Select British Eloquence/Lord Belhaven

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The author of this speech belonged to the Hamilton family. He was one of the old Presbyterian lords, of high education, especially in classical literature; lofty in his demeanor; dauntless in spirit; and wholly devoted to the peculiar interests of his country. The speech owes much of its celebrity to the circumstances under which it was delivered. It embodies the feelings of a proud and jealous people, when called upon to surrender their national independence, and submit to the authority of the British Parliament.

A century had now elapsed since the union of the English and Scottish crowns in the person of James I., and Scotland still remained a distinct kingdom, with its own Parliament, its own judicial system, its own immemorial usages which had all the force of law. This state of things, though gratifying to the pride of the Scottish people, was the source of endless jealousies and contentious between the two countries; and, as commonly happens in such cases, the weaker party suffered most. Scotland was governed by alternate corruption and force. Her nobility and gentry were drawn to England in great numbers by the attractions of the Court, as the seat of fashion, honor, and power. The nation was thus drained of her wealth; and the drain became greater, as her merchants and tradesmen were led to transfer their capital to the sister kingdom, in consequence of the superior facilities for trade which were there enjoyed.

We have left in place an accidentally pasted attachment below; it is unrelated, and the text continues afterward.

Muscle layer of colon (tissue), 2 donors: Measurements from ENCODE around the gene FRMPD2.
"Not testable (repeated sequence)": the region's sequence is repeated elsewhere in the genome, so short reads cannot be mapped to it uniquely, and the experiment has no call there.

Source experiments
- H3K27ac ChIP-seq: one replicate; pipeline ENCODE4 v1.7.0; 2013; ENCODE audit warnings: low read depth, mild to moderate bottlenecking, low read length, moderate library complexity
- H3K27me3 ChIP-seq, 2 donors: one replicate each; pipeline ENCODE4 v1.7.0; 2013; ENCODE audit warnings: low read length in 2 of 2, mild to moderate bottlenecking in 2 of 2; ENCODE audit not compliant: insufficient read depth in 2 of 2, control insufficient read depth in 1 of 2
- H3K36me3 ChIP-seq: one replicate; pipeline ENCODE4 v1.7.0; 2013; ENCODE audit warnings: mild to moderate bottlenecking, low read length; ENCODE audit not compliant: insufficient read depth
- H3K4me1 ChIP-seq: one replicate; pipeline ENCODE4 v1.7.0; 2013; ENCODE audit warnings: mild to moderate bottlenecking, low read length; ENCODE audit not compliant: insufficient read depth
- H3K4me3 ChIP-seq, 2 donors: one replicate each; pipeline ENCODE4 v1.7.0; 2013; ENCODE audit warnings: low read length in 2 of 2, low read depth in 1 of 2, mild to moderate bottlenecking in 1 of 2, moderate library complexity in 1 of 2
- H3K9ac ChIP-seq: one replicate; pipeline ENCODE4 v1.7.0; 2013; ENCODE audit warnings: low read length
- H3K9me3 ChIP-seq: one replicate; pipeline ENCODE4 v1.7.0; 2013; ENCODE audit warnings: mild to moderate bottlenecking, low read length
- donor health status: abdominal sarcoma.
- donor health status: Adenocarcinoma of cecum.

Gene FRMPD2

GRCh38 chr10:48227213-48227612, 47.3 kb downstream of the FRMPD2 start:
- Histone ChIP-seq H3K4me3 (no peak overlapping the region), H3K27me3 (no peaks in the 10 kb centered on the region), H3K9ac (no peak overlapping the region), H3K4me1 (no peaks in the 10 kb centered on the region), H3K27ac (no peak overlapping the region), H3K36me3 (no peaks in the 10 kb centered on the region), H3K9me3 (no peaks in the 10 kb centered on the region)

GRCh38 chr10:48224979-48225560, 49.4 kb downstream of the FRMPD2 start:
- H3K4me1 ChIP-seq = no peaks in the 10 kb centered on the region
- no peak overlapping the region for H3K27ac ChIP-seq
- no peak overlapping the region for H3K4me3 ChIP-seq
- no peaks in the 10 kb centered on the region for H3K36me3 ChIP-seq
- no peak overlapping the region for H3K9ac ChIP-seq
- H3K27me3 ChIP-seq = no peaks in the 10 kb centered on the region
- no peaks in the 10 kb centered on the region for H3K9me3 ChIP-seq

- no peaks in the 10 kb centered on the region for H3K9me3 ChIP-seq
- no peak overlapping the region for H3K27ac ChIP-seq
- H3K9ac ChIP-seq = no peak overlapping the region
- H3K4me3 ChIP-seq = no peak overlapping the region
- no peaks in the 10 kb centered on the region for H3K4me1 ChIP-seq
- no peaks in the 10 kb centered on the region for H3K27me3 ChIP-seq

It was now apparent that Scotland could never flourish until she was permitted to share in those commercial advantages, from which she was debarred as a distinct country, by the Navigation Act of England. The Scotch were, therefore, clamorous in their demands for some arrangement to this effect. But the English had always looked with jealousy upon any intermeddling with trade, on the part of Scotland. They had crushed her African and India Company by their selfish opposition, and had left her Darien settlement of twelve hundred souls to perish for want of support and protection; so that few families in the Lowlands had escaped the loss of a relative or friend. Exasperated by these injuries, and by the evident determination of the English to cut them off from all participation in the benefits of trade, the Scotch were hurried into a measure of alarming aspect for the safety of the empire. Noble and burgher, Jacobite and Presbyterian, were for once united. There was one point where England was vulnerable. It was the succession to the crown. This had been settled by the English Parliament on the Protestant line in the house of Hanover, and the fullest expectations were entertained that the Parliament of Scotland would readily unite in the same measure. Instead of this, the Scotch, in 1704, passed their famous Act of Security, in which they threw down the gauntlet to England, and enacted, that "the same person should be incapable of succeeding in both kingdoms, unless a free communication of trade, the benefits of the Navigation Act, and liberty of the Plantations [i. e., of trading with the British West Indies and North America] was first obtained." They also provided conditionally for a separate successor, and passed laws for arming the whole kingdom in his defense.